Current statistics show that the average age for mothers in the UK is 29.7, with that of the father being a few years older, which is an increase over previous peer groups of quite a margin. Not only that, but in 2011 (the latest figures available) 31,643 babies were born to fathers over 45, including over 800 born to men over sixty. Mothers over 45 accounted for almost 2000 births in that year. These figures can be accounted for in several ways, including career ambitions and the fact that many people are in subsequent marriages when they have children. Although medical breakthroughs have made this less dangerous to the health of the mother and child, it is however having an impact on the amount of debt that people are carrying into old age.
Bigger mortgages for older people
A recent survey for Saga, carried out by Populus, shows that 16% of over fifties still have a mortgage. For those in a second marriage or long-term relationship this figure rises to more than 25%. This group are also more likely to have outstanding debt on loans and of course still have the burden of late-born children and the accompanying costs of university fees and other imponderables to contend with down the line, along with reduced earning power. The phrase adopted to describe those who have a second family later in life is ‘second-lifers’ and although it sounds quite optimistic and forward looking, in fact some of the hard facts are quite harsh.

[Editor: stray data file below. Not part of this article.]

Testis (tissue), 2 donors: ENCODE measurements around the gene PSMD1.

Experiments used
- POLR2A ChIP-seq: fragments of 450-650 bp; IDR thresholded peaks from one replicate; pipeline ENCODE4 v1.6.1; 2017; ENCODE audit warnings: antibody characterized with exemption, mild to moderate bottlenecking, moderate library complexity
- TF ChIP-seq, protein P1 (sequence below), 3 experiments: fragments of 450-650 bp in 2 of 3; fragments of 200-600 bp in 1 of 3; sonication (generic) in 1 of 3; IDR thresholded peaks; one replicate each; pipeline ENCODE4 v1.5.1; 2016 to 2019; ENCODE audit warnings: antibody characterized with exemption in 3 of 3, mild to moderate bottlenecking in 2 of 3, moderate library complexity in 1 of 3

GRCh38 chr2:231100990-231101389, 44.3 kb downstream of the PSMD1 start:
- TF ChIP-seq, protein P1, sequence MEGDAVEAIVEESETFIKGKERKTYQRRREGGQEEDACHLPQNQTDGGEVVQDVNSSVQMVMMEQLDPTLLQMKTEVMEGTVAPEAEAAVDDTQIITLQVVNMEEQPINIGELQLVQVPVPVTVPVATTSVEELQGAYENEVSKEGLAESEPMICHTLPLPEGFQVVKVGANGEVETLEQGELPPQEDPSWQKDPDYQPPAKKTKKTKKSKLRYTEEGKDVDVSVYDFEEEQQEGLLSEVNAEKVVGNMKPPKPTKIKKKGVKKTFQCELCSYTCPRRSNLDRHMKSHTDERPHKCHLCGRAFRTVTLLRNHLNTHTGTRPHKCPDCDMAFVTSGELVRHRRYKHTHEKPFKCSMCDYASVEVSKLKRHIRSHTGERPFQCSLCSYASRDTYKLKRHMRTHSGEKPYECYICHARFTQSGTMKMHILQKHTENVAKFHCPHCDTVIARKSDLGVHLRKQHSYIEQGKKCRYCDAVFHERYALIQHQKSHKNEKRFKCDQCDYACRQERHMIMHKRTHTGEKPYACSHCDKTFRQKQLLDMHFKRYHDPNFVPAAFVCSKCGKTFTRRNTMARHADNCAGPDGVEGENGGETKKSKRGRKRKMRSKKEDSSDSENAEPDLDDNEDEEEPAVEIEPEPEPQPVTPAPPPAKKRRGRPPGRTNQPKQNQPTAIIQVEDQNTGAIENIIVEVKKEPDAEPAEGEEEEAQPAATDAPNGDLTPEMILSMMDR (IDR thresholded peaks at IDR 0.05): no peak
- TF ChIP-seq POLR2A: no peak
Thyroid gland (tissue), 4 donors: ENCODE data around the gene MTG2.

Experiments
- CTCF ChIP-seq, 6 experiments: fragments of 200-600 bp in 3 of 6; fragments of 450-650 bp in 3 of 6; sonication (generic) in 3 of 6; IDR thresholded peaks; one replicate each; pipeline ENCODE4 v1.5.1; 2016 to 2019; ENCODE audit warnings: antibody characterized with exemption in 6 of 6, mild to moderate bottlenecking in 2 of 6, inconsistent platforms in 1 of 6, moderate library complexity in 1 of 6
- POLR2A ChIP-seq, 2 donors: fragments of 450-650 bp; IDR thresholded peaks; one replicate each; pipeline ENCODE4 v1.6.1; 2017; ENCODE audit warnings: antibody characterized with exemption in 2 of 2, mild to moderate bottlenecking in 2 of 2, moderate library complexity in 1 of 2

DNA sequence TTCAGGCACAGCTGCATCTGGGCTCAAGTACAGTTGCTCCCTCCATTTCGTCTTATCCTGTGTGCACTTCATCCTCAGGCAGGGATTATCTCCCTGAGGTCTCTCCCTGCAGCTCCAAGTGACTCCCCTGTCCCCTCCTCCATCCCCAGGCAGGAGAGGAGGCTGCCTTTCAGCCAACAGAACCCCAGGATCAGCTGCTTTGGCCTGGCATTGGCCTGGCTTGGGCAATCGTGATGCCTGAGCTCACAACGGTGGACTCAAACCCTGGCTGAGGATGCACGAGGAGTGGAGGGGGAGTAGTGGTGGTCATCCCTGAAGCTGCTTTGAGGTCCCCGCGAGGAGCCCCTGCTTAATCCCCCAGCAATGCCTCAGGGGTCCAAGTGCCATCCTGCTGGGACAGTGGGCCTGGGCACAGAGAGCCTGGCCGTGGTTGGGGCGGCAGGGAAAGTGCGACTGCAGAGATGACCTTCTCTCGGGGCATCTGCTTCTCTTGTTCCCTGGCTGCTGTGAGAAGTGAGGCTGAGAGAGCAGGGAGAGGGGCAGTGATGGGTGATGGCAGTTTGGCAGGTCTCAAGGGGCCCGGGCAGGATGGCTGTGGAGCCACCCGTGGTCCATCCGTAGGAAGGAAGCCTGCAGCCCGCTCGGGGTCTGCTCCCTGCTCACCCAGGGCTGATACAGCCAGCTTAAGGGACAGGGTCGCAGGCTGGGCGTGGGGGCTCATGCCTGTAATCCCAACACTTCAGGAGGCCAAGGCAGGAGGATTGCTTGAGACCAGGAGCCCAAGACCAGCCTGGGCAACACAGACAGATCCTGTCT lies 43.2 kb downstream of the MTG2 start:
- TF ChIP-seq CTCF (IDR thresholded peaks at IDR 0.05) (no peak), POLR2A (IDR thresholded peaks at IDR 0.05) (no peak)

Second-lifers are beginning to struggle
The Saga survey shows that all over fifties (whether second-lifers or not) have an average mortgage debt of £62,836, which is much less than if only second-lifers are considered, when the average mortgage stands at £73,881. As well as home loans, 12% of over 50s have outstanding loan debts and again the figure rises for the second-lifers by over a third to 16%. The average amassed debt is £13,652 to pay off, compared to £10,830 for the rest of the over 50s. With the children of second-lifers being just as likely as any others to be ‘boomerang children’, returning to live in the family home after further education, a situation of debt-ridden generations all struggling together under a roof that can hardly be kept above their heads is really rather worrying. Equity release could be the answer for some if they have enough equity in their home; outstanding mortgage balance must be less than the equity release possibility for this to be a way out, however.
Debt problems are often seen as something that younger people suffer from, but there is no age group that is immune. If you are struggling with debt and need some impartial advice, call Dissolve Debt, where our experienced and friendly advisers will be able to discuss with you your best path forward. You can call on 0800 0122 111 from a landline or 0161 926 7670, which is a cheaper number we provide for if you are calling from a mobile.